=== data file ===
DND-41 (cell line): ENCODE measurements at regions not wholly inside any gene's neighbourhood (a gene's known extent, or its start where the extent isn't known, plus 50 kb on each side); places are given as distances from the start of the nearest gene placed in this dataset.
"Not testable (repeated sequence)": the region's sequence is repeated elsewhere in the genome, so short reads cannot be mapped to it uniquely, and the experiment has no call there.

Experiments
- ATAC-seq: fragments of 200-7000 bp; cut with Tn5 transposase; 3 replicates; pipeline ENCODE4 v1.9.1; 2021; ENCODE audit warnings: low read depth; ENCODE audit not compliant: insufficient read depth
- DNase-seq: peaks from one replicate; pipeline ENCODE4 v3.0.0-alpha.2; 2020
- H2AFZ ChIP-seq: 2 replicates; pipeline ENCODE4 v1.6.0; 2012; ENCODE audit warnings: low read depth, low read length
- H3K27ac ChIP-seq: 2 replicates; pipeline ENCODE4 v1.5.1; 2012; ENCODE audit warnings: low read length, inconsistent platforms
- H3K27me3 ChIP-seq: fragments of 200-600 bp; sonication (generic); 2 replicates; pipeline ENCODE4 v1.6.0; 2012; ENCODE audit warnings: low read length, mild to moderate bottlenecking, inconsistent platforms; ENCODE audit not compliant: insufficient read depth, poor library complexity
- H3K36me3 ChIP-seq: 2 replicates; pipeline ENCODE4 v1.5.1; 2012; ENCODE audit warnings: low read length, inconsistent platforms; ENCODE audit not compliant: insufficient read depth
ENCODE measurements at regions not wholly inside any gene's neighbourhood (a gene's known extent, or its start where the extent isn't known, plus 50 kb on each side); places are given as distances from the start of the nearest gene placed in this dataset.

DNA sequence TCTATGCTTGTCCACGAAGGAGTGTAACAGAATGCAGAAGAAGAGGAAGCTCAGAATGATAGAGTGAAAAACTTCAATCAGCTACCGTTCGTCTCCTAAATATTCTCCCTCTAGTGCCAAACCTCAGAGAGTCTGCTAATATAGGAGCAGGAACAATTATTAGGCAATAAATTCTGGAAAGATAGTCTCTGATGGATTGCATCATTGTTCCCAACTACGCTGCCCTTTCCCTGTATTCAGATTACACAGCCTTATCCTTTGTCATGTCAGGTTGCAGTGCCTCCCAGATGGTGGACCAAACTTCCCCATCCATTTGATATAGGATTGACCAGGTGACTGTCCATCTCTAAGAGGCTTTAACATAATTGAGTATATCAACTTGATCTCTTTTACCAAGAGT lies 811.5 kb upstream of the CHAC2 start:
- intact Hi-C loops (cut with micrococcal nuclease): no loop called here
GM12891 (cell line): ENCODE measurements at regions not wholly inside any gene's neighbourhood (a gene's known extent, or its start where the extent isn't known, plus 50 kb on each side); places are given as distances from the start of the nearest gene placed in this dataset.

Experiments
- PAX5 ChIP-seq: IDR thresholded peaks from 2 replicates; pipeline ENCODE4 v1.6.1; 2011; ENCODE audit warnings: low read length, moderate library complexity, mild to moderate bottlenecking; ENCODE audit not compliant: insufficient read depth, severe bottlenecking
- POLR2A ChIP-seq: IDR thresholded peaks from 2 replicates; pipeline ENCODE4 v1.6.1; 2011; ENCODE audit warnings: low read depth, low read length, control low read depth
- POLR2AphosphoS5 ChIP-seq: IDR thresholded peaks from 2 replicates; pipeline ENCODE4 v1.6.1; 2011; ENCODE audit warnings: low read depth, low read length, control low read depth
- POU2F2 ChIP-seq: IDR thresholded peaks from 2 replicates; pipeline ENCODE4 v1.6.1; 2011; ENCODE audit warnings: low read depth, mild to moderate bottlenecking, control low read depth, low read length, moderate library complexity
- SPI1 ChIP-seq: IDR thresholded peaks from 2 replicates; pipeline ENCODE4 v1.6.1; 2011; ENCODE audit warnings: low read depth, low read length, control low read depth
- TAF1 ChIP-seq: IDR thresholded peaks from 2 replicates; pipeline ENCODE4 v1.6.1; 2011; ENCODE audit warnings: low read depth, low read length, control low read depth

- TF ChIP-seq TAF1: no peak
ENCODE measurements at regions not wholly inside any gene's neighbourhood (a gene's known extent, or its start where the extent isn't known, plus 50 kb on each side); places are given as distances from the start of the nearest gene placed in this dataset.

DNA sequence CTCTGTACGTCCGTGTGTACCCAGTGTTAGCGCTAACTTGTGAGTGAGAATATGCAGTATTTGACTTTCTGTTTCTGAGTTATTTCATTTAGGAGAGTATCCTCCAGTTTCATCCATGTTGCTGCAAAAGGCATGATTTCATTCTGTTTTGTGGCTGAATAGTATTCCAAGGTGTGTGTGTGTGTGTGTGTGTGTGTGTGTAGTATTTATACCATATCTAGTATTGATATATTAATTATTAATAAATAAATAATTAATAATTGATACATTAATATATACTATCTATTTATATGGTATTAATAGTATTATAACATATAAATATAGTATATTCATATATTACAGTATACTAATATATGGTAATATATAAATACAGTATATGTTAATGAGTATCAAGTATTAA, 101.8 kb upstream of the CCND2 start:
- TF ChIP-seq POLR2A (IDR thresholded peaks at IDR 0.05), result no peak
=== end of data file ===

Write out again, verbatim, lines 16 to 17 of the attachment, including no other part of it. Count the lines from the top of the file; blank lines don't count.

- POLR2A ChIP-seq: IDR thresholded peaks from 2 replicates; pipeline ENCODE4 v1.6.1; 2011; ENCODE audit warnings: low read depth, low read length, control low read depth
- POLR2AphosphoS5 ChIP-seq: IDR thresholded peaks from 2 replicates; pipeline ENCODE4 v1.6.1; 2011; ENCODE audit warnings: low read depth, low read length, control low read depth